An elegant algebraic identity says
If x is the vector [a b] and y is the vector [c d] then this identity can be written
where the dot indicates the usual dot product. I posted this on Twitter the other day.
Now suppose that x and y are vectors of any length n. The matrix on the right hand side above is called the Gram matrix of x and y, and its determinant is called the Gram determinant or Gramian.
Let θ be the angle between x and y in ℝn. Then
where ⟨x, y⟩ is the dot product of x and y.
If x and y are data vectors with mean 0, then cos θ is their correlation. Since correlation is unaffected by scaling, we can scale y so that it has the same norm as x, i.e. ||x|| = ||y||. Then the Gram matrix G can be written in terms of cos θ:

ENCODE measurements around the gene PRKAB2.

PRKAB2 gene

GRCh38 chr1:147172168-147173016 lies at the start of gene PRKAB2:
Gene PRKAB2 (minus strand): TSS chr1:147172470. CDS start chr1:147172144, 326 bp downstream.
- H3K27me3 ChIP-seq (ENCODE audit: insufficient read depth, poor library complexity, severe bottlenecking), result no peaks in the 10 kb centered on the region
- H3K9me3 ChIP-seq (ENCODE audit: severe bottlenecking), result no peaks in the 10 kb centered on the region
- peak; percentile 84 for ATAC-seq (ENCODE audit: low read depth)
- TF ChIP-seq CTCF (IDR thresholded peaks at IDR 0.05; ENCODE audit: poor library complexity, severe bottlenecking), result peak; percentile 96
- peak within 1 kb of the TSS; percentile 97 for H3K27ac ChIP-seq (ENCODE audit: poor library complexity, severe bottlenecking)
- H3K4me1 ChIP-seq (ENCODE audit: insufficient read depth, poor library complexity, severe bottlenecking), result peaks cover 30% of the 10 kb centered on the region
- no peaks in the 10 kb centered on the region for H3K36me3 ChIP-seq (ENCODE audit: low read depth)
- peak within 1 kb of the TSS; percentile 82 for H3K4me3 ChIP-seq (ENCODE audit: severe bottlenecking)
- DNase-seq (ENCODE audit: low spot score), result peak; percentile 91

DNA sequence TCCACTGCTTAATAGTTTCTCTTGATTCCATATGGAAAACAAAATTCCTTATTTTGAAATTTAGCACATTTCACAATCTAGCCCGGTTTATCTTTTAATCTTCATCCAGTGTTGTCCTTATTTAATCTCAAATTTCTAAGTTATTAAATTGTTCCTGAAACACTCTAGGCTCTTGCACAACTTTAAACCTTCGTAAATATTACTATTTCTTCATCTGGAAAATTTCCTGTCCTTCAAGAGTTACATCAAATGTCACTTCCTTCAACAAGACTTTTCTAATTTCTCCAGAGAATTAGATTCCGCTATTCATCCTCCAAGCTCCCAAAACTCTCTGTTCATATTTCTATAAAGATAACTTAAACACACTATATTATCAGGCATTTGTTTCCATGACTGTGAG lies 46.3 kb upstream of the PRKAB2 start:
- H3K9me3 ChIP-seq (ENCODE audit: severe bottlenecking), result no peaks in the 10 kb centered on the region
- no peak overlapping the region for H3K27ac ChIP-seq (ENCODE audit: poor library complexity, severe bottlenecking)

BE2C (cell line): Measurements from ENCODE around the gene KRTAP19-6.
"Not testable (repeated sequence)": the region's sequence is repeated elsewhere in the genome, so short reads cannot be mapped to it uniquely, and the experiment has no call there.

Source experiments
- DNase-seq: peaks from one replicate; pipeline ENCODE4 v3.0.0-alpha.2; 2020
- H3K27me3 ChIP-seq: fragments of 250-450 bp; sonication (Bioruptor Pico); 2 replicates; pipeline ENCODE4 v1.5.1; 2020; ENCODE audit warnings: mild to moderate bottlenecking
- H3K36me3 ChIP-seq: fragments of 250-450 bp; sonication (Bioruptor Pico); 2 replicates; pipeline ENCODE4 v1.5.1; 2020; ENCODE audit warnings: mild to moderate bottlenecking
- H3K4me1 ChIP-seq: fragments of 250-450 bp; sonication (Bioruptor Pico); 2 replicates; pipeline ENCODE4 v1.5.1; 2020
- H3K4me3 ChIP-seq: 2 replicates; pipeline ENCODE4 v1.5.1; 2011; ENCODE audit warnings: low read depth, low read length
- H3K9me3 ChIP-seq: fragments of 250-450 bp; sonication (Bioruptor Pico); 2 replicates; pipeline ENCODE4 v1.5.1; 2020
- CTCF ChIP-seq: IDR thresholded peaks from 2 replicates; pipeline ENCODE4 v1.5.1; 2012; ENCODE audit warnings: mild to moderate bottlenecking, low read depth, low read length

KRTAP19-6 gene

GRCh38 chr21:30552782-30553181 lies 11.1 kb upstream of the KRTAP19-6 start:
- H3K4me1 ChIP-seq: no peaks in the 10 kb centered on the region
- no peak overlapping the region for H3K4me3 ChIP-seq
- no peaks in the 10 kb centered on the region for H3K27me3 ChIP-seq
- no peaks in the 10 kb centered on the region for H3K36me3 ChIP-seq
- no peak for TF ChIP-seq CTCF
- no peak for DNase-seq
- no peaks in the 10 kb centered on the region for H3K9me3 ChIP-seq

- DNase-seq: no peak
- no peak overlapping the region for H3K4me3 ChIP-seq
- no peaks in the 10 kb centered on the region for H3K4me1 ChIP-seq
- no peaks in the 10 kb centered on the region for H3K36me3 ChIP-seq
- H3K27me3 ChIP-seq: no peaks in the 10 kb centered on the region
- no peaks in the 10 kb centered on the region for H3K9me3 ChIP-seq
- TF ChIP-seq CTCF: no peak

The idea of the Gram matrix generalizes to more than two vectors. If we have m vectors, the Gram matrix is m × m whose (i, j) entry is the dot product of the ith and jth vectors. Note that the dimension n of the vectors does not have to equal the dimension m of the Gram matrix.
Let B be the matrix whose columns are the vectors xi. If the number of vectors m does equal the dimension of the vectors n then BT B equals the Gram matrix.
If m does not equal n then BT B cannot equal G because the two matrices have different dimensions, though the determinants of the two matrices are equal. That is, the square of the m-dimensional volume of the span of the x‘s inside ℝn equals their Gram determinant.
The Gram determinant can be defined for more general inner products than the dot product in ℝn. It could be, for example, the integral of the product of two functions.